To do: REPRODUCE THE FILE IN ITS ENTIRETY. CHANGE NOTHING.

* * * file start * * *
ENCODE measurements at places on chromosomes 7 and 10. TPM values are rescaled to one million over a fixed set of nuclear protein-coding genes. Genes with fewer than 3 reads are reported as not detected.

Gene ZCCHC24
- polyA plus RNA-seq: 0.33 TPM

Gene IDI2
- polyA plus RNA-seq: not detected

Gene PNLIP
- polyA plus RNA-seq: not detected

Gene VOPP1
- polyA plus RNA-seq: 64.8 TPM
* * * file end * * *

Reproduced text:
ENCODE measurements at places on chromosomes 7 and 10. TPM values are rescaled to one million over a fixed set of nuclear protein-coding genes. Genes with fewer than 3 reads are reported as not detected.

Gene ZCCHC24
- polyA plus RNA-seq: 0.33 TPM

Gene IDI2
- polyA plus RNA-seq: not detected

Gene PNLIP
- polyA plus RNA-seq: not detected

Gene VOPP1
- polyA plus RNA-seq: 64.8 TPM